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Promoting Diversity Among Federal Bankruptcy Judges

There is an extreme lack of diversity on the bankruptcy bench, but judges are showing leadership to help address the problem.

Diversity on the bench is crit­ical to a fair and equal justice system. Yet judges on both federal and state courts fail to reflect an increas­ingly diverse Amer­ican popu­la­tion. A recent Bren­nan Center report found that 24 states currently have all-white state supreme courts. Accord­ing to the Federal Judi­cial Center, only 20 percent of all sitting federal judges are people of color and 27 percent are female, even though people of color and women make up roughly 38 percent and 50 percent of the popu­la­tion respect­ively.

Judi­cial diversity is cent­ral to both the appear­ance and real­ity of a fair justice system. Research shows that judi­cial diversity enriches judi­cial decision-making, promotes public confid­ence in the judi­ciary, and estab­lishes role models across demo­graphic groups.

Federal bank­ruptcy courts have a partic­u­larly poor record on racial and ethnic diversity. Amer­ic­ans are more likely to appear in bank­ruptcy court than in any other federal court, but bank­ruptcy judges are the least racially and ethnic­ally diverse judges in the federal court system. Accord­ing to data collec­ted by Judge Frank J. Bailey, a bank­ruptcy judge in the District of Massachu­setts, in 2015 only 7 percent of bank­ruptcy judges were people of color and only 31 percent were female. Numer­ous juris­dic­tions had all white bank­ruptcy courts as of 2015, includ­ing the South­ern District of Texas, where people of color make up two-thirds of the popu­la­tion.

There are numer­ous contrib­ut­ors to today’s lack of judi­cial diversity, includ­ing struc­tural inequal­it­ies within the legal profes­sion and our broader soci­ety. Yet there are also proven meth­ods to enhance judi­cial diversity — and import­antly, judges are show­ing lead­er­ship in embra­cing concrete steps to promote diversity in the recruit­ment and assess­ment of bank­ruptcy judge candid­ates. They’re also taking action to build a diverse pipeline of future bank­ruptcy judges.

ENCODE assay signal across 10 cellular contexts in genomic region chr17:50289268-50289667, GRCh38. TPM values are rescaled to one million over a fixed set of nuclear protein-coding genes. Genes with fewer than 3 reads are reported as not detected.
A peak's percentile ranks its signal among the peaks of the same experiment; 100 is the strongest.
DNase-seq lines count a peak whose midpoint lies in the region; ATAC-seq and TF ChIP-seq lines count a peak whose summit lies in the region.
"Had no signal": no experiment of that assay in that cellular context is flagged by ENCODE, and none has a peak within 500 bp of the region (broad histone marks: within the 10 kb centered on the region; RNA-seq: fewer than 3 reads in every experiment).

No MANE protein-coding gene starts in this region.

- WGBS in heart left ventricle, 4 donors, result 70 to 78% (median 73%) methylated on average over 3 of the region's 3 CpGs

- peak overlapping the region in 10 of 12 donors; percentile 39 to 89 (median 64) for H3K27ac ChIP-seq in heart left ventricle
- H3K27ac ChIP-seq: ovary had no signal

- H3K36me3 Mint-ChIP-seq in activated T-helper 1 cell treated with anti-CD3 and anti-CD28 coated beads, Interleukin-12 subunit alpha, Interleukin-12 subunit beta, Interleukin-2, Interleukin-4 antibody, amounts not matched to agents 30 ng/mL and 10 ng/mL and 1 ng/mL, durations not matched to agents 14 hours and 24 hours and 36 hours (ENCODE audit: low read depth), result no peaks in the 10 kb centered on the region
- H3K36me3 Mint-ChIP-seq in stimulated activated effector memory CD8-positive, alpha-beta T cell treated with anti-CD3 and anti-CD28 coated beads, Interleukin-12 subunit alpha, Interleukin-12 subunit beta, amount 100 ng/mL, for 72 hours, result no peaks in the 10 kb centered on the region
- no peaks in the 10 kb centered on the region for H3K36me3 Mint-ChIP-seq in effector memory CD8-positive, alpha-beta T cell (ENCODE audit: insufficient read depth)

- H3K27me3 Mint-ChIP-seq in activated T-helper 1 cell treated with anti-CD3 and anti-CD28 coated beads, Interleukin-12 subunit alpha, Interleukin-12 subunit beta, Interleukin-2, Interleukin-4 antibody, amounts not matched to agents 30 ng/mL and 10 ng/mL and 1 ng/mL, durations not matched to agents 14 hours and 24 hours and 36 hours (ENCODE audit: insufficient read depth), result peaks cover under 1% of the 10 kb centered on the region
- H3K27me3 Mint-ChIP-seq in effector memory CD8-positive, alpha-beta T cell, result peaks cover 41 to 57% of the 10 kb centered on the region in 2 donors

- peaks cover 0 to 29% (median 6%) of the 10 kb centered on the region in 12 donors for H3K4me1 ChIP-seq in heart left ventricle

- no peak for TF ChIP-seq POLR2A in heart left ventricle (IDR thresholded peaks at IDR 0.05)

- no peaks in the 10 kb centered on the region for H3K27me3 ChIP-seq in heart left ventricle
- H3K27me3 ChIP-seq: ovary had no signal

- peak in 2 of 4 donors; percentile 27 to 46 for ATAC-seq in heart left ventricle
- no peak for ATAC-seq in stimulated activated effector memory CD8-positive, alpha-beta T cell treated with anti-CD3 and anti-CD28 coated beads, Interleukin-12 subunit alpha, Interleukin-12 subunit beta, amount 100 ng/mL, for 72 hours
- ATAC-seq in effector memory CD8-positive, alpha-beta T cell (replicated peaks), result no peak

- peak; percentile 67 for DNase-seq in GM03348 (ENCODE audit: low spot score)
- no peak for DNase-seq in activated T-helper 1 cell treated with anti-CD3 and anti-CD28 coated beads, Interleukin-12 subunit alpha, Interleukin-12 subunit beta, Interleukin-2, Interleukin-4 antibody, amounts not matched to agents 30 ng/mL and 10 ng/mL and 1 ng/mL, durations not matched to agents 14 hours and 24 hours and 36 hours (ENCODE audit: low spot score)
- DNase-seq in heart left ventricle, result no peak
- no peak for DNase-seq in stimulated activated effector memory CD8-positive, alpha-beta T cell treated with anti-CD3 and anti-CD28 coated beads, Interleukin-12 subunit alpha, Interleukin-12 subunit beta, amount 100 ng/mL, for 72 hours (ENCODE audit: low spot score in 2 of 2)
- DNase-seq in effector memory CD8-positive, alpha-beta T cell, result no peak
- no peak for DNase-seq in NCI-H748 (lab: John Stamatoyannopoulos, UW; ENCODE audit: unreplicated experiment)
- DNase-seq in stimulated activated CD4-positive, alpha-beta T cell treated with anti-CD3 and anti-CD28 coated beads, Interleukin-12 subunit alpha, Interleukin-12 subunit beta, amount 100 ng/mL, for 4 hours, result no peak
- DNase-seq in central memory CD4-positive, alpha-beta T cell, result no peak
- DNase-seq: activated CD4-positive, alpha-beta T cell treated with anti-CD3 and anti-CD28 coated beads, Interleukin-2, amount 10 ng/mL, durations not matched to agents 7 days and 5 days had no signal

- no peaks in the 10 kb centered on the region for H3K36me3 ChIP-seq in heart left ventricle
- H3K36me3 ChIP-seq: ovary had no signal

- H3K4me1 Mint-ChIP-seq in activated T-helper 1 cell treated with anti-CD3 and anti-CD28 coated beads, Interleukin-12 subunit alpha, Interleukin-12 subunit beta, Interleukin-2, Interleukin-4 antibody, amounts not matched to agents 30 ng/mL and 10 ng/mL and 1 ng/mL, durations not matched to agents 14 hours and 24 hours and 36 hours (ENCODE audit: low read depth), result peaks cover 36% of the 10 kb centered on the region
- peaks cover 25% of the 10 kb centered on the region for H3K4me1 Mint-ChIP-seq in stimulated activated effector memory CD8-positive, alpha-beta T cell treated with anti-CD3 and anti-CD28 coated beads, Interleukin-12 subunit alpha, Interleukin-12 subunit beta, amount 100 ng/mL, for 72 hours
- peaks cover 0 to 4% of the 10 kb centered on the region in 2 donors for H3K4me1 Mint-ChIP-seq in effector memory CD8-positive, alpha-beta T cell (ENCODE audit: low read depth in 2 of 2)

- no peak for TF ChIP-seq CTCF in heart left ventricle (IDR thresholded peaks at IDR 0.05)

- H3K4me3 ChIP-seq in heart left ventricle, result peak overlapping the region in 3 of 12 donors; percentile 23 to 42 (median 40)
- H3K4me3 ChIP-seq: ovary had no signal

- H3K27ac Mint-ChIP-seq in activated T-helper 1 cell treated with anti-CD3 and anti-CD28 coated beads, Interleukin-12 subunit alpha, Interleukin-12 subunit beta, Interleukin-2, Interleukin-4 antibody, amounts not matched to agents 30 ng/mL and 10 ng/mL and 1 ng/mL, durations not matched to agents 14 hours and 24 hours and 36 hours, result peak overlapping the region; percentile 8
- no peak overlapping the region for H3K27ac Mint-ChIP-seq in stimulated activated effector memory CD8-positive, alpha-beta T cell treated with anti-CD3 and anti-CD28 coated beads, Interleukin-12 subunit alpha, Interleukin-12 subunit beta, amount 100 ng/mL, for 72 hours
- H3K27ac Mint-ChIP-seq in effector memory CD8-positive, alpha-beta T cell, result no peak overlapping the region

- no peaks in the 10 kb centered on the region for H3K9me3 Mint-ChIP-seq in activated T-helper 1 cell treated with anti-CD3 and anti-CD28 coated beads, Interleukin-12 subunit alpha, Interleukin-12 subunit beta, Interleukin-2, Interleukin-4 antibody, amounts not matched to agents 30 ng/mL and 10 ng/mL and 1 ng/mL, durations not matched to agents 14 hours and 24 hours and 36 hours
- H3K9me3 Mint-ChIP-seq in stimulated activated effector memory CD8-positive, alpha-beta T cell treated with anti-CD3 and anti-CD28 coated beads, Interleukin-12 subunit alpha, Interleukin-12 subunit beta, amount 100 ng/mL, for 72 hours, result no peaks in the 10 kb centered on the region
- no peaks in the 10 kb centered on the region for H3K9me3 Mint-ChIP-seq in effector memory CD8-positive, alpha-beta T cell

Bank­ruptcy judges are chosen differ­ently than other federal judges: they are appoin­ted by other judges. Bank­ruptcy judges hold renew­able 14-year terms and are appoin­ted by a major­ity vote of circuit court judges in their juris­dic­tion upon the recom­mend­a­tion of the judi­cial coun­cil, which is a group of appeals court and district court judges. While it is not required, in prac­tice all circuits use a merit selec­tion panel to vet and recom­mend candid­ates to the judi­cial coun­cil.

Recog­niz­ing that the judi­ciary is there­fore in a unique posi­tion to address the lack of diversity on bank­ruptcy courts, in 2017 the Amer­ican Bar Asso­ci­ation Judi­cial Divi­sion partnered with the Bren­nan Center to develop best prac­tices for recruit­ing, vetting, and inter­view­ing candid­ates for bank­ruptcy and magis­trate judge­ships, includ­ing provid­ing guid­ance on address­ing impli­cit bias. An advis­ory commis­sion of bank­ruptcy judges, magis­trate judges, circuit judges, and circuit exec­ut­ives contrib­uted to devel­op­ing the recom­mend­a­tions.

The same year, then-Fourth Circuit Judge Andre Davis assembled a roundtable discus­sion about steps the judi­ciary can take to promote diversity, conven­ing numer­ous stake­hold­ers, includ­ing the Admin­is­trat­ive Office of the U.S. Courts, the National Confer­ence of Bank­ruptcy Judges, and the Federal Magis­trate Judges Asso­ci­ation.

Build­ing on these efforts, on Octo­ber 24, the Judi­cial Confer­ence Commit­tee on the Admin­is­tra­tion of the Bank­ruptcy System will be hold­ing a major pipeline-build­ing conven­ing aimed at law students and attor­neys, “Road­ways to the Federal Bench: Who Me? A Bank­ruptcy Judge?” Simul­tan­eous events will take place in 19 differ­ent cities across the coun­try with a live broad­cas­ted discus­sion in Wash­ing­ton. It will feature panels, roundtables, and recep­tions with judges, lawyers, and law students focused on bank­ruptcy prac­tice and the path to the bench — help­ing to educate and build networks for future bank­ruptcy judges.

This event sends an import­ant message from the federal judi­ciary that promot­ing judi­cial diversity is part of its mission — and hope­fully this is only the start to a more active role by courts and judges in address­ing the extreme under­rep­res­ent­a­tion of many communit­ies in the courtroom.